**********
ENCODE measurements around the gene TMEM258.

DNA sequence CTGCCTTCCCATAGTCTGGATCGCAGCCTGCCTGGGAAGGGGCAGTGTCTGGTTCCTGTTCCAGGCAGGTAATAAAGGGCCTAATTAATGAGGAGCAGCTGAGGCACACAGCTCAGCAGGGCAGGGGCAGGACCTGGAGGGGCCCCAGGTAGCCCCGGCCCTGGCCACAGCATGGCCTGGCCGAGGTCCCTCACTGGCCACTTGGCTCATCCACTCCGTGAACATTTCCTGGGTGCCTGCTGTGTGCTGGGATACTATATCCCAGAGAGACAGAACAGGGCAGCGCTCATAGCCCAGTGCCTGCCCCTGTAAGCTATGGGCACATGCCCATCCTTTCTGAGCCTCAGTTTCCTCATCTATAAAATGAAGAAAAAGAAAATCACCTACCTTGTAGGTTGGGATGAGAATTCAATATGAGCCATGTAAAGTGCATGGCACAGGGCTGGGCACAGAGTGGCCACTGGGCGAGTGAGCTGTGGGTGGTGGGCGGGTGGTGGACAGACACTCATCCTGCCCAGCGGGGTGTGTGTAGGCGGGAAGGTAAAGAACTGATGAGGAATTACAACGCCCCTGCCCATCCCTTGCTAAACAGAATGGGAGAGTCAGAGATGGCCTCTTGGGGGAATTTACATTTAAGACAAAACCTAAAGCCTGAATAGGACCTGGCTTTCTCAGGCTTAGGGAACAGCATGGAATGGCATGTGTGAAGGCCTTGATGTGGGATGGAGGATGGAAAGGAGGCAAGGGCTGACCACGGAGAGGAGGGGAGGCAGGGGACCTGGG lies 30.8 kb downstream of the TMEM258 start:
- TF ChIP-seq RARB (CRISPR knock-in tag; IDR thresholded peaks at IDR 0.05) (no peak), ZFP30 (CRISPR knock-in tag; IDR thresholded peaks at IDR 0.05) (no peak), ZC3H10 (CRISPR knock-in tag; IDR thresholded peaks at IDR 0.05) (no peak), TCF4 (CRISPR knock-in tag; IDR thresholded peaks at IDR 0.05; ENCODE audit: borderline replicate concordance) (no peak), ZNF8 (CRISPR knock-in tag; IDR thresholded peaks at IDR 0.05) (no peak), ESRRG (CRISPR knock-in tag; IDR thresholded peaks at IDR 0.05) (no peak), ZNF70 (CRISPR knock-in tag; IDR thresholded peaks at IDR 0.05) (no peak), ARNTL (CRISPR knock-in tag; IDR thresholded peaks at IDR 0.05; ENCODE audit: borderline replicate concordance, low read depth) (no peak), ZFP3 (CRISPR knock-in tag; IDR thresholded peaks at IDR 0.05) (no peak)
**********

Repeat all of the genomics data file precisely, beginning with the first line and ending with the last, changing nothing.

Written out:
ENCODE measurements around the gene TMEM258.

DNA sequence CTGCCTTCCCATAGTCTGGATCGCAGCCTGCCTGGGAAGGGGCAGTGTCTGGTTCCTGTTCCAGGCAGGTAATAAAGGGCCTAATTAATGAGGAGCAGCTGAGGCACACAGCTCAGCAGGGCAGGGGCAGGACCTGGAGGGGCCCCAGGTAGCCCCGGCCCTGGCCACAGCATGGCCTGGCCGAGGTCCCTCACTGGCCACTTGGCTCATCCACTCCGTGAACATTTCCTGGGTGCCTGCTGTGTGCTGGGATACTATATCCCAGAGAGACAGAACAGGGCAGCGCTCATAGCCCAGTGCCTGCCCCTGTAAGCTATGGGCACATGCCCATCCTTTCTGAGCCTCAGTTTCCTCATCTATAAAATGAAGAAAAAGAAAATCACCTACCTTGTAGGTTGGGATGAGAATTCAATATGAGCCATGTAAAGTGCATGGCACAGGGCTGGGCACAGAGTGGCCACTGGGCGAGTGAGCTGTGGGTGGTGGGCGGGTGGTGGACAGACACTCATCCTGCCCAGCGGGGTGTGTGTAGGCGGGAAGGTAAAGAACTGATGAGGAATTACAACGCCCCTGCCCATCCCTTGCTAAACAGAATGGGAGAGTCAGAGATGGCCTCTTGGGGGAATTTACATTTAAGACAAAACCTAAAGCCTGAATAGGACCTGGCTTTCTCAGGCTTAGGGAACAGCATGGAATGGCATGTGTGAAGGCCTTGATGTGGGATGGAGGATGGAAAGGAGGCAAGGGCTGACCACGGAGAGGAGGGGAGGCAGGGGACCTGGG lies 30.8 kb downstream of the TMEM258 start:
- TF ChIP-seq RARB (CRISPR knock-in tag; IDR thresholded peaks at IDR 0.05) (no peak), ZFP30 (CRISPR knock-in tag; IDR thresholded peaks at IDR 0.05) (no peak), ZC3H10 (CRISPR knock-in tag; IDR thresholded peaks at IDR 0.05) (no peak), TCF4 (CRISPR knock-in tag; IDR thresholded peaks at IDR 0.05; ENCODE audit: borderline replicate concordance) (no peak), ZNF8 (CRISPR knock-in tag; IDR thresholded peaks at IDR 0.05) (no peak), ESRRG (CRISPR knock-in tag; IDR thresholded peaks at IDR 0.05) (no peak), ZNF70 (CRISPR knock-in tag; IDR thresholded peaks at IDR 0.05) (no peak), ARNTL (CRISPR knock-in tag; IDR thresholded peaks at IDR 0.05; ENCODE audit: borderline replicate concordance, low read depth) (no peak), ZFP3 (CRISPR knock-in tag; IDR thresholded peaks at IDR 0.05) (no peak)